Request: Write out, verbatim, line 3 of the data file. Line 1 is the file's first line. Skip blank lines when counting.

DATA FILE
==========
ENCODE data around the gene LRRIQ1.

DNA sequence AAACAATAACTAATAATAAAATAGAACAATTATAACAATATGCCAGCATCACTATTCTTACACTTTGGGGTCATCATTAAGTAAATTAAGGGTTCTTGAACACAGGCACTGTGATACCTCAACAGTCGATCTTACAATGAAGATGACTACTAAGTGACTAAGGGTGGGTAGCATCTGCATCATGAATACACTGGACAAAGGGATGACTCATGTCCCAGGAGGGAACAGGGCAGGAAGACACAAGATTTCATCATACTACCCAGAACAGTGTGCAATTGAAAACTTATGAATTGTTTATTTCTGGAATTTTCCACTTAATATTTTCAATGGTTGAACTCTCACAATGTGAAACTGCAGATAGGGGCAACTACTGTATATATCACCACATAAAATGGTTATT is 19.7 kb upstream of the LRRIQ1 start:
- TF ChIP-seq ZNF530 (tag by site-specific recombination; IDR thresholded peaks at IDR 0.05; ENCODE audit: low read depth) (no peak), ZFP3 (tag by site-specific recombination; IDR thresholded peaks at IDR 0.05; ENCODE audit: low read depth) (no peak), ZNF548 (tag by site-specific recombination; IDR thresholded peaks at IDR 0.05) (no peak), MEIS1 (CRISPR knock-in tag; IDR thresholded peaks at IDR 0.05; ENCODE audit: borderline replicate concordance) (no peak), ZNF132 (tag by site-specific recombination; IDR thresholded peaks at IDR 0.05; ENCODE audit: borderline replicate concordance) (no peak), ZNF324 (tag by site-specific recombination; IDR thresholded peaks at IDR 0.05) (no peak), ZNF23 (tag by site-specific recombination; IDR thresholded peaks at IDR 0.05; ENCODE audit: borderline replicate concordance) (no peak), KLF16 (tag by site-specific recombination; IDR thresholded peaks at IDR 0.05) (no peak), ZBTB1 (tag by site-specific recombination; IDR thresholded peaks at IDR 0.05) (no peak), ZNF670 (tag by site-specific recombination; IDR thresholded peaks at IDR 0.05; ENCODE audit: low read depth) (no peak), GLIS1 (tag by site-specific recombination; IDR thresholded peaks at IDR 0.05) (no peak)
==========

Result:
- TF ChIP-seq ZNF530 (tag by site-specific recombination; IDR thresholded peaks at IDR 0.05; ENCODE audit: low read depth) (no peak), ZFP3 (tag by site-specific recombination; IDR thresholded peaks at IDR 0.05; ENCODE audit: low read depth) (no peak), ZNF548 (tag by site-specific recombination; IDR thresholded peaks at IDR 0.05) (no peak), MEIS1 (CRISPR knock-in tag; IDR thresholded peaks at IDR 0.05; ENCODE audit: borderline replicate concordance) (no peak), ZNF132 (tag by site-specific recombination; IDR thresholded peaks at IDR 0.05; ENCODE audit: borderline replicate concordance) (no peak), ZNF324 (tag by site-specific recombination; IDR thresholded peaks at IDR 0.05) (no peak), ZNF23 (tag by site-specific recombination; IDR thresholded peaks at IDR 0.05; ENCODE audit: borderline replicate concordance) (no peak), KLF16 (tag by site-specific recombination; IDR thresholded peaks at IDR 0.05) (no peak), ZBTB1 (tag by site-specific recombination; IDR thresholded peaks at IDR 0.05) (no peak), ZNF670 (tag by site-specific recombination; IDR thresholded peaks at IDR 0.05; ENCODE audit: low read depth) (no peak), GLIS1 (tag by site-specific recombination; IDR thresholded peaks at IDR 0.05) (no peak)